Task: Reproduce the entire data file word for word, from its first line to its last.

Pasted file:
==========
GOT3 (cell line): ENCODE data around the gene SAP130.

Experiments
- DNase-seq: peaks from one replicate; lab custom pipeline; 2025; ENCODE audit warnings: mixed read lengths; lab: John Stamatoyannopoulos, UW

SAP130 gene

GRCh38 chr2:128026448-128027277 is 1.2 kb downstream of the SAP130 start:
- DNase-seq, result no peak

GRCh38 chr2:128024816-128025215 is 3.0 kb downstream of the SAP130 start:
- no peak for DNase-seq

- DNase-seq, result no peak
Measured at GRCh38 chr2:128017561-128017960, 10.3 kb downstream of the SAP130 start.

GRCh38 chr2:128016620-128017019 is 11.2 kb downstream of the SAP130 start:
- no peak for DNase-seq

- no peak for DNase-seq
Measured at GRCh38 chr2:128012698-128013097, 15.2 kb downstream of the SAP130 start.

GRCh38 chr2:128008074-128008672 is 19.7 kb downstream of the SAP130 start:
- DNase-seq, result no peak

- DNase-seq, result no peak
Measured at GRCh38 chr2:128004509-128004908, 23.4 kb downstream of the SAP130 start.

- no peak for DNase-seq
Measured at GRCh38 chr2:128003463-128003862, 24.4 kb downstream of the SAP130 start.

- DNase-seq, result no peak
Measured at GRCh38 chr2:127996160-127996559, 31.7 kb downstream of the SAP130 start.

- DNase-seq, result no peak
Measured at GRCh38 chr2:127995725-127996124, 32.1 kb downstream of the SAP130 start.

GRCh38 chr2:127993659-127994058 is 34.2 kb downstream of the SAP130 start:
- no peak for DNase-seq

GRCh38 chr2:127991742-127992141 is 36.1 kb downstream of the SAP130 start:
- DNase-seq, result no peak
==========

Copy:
GOT3 (cell line): ENCODE data around the gene SAP130.

Experiments
- DNase-seq: peaks from one replicate; lab custom pipeline; 2025; ENCODE audit warnings: mixed read lengths; lab: John Stamatoyannopoulos, UW

SAP130 gene

GRCh38 chr2:128026448-128027277 is 1.2 kb downstream of the SAP130 start:
- DNase-seq, result no peak

GRCh38 chr2:128024816-128025215 is 3.0 kb downstream of the SAP130 start:
- no peak for DNase-seq

- DNase-seq, result no peak
Measured at GRCh38 chr2:128017561-128017960, 10.3 kb downstream of the SAP130 start.

GRCh38 chr2:128016620-128017019 is 11.2 kb downstream of the SAP130 start:
- no peak for DNase-seq

- no peak for DNase-seq
Measured at GRCh38 chr2:128012698-128013097, 15.2 kb downstream of the SAP130 start.

GRCh38 chr2:128008074-128008672 is 19.7 kb downstream of the SAP130 start:
- DNase-seq, result no peak

- DNase-seq, result no peak
Measured at GRCh38 chr2:128004509-128004908, 23.4 kb downstream of the SAP130 start.

- no peak for DNase-seq
Measured at GRCh38 chr2:128003463-128003862, 24.4 kb downstream of the SAP130 start.

- DNase-seq, result no peak
Measured at GRCh38 chr2:127996160-127996559, 31.7 kb downstream of the SAP130 start.

- DNase-seq, result no peak
Measured at GRCh38 chr2:127995725-127996124, 32.1 kb downstream of the SAP130 start.

GRCh38 chr2:127993659-127994058 is 34.2 kb downstream of the SAP130 start:
- no peak for DNase-seq

GRCh38 chr2:127991742-127992141 is 36.1 kb downstream of the SAP130 start:
- DNase-seq, result no peak